A recently released video appears to show a SWAT team breaking a window and glass storm door immediately after one team member pounds on the door and yells that police have a search warrant.
The video comes from a SWAT team member's helmet cam and documents actions by the unit from the Evansville, Indiana, police department, which included tossing flash grenades into the residence and arresting two adult females.
The officers were looking for evidence of anonymous Internet posts threatening the police department and its chief, according to the Courier & Press in Evansville, adding that the two women they cuffed turned out to be innocent.
As you may have guessed, the city is being sued over the 2012 incident by one of the residents who claimed her constitutional rights were violated; lawyers for Evansville argue in a summary judgment motion that police used reasonable force — in fact city attorneys released the video to bolster their case, the paper noted.
In the clip one of the residents, then-18-year-old Stephanie Milan, reportedly is heard yelling, “Don’t hurt me!” as officers enter the house with their weapons drawn. She and her adoptive mother, then-68-year-old Louise Milan — who filed the suit last year — are seen being led around the house's exterior in handcuffs. Police also took their computers and Internet router, the paper reported.
More from the Courier & Post:
The FBI later arrested Derrick Murray, a suspected local gang leader who lived nearby in his mother’s house. He admitted in federal court he used his smartphone to connect to the wireless Internet router in Milan’s house and post the threats. Access to the router connection was not protected by a password.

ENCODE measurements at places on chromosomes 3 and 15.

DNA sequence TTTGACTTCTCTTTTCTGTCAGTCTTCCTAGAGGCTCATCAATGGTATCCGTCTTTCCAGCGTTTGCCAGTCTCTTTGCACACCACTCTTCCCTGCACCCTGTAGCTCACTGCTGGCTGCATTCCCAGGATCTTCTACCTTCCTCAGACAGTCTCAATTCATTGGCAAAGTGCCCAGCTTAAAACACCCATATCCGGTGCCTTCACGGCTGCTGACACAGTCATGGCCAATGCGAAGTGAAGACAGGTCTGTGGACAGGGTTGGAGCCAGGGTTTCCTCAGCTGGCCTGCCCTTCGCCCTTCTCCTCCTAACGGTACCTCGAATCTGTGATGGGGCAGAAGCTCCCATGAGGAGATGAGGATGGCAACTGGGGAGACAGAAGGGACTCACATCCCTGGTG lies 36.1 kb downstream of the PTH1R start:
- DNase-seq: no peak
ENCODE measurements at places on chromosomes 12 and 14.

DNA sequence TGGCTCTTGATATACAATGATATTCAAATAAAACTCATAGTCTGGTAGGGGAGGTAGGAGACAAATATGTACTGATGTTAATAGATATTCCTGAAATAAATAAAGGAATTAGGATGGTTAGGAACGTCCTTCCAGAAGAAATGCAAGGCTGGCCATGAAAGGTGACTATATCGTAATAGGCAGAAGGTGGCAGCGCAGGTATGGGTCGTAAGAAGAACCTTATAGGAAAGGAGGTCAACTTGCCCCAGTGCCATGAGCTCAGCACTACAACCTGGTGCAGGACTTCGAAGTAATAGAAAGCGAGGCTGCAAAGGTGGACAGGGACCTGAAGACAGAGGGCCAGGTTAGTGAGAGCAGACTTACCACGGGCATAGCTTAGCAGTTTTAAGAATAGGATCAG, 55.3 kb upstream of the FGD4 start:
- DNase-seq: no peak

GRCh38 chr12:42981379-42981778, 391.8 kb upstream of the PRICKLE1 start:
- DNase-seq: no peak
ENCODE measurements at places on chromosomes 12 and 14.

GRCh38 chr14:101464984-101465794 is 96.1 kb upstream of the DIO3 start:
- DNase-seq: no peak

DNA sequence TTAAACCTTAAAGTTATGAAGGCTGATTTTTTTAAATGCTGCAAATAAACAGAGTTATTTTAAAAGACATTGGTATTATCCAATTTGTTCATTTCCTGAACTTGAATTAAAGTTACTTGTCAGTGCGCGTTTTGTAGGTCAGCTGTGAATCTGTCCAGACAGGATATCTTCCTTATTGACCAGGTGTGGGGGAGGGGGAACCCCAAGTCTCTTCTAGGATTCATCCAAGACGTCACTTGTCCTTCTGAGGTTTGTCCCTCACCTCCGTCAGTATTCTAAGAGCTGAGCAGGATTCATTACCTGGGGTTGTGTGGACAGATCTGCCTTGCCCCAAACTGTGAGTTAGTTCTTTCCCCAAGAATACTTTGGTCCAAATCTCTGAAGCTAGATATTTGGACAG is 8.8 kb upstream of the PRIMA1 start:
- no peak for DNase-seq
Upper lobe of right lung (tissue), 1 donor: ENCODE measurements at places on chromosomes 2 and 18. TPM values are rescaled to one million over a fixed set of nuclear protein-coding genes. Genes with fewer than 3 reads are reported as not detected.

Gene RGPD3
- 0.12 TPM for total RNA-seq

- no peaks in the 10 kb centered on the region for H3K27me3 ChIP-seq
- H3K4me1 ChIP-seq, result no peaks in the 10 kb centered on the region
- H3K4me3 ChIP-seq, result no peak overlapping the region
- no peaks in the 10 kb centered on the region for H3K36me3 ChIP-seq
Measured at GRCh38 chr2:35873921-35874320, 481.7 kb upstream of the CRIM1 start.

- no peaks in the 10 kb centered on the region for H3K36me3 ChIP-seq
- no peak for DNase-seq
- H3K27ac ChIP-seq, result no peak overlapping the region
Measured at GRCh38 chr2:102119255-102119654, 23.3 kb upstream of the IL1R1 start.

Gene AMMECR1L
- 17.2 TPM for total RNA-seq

Turns out Murray actually was watching the raid from a porch down the street, the paper reported, citing the city attorneys' motion.
Murray eventually pleaded guilty to charges relating to the threats, the paper noted.
Later in the video SWAT team members joke with each other about the raid, specifically breaking the glass to gain entry — all while still standing in Milan's residence.
“That f***in' ram hit a lot harder than I thought it was going to hit!” one SWAT member jested as colleagues are heard laughing.
An officer added, "That 50-pound ram ain't no match for that 10-pound pane of glass."
The Courier & Post reported that the city paid for damage to the house.
“There are a lot of different things that they could have done,” Milan's attorney, Kyle Biesecker, told the paper. “Ms. Milan, all she wants is some acknowledgment that police were wrong.”
But police took such action because of an "unprecedented threat assessment,” the Courier & Post reported, citing city attorneys. “Further investigation led EPD to associate known criminals to the residence who had violent histories, gang association, weapons related charges or possessed weapons,” according to the city’s motion, which noted Anthony Milan Sr., Anthony Milan Jr. and Marc Milan as having criminal records.
“With the level of threat that existed and the potential danger to the officers, there was no way the EPD would send an officer to walk up and just knock on the door of the residence," the city's motion added, according the Courier & Post.
Biesecker questioned why police invited a television news crew to cover the raid given the high level of danger.
“Bringing civilians with you to film it when there is such a threat?” he asked, the Courier & Post added.
Check out the SWAT helmet cam video. The relevant portion begins around the 3:13 mark:
This story has been updated.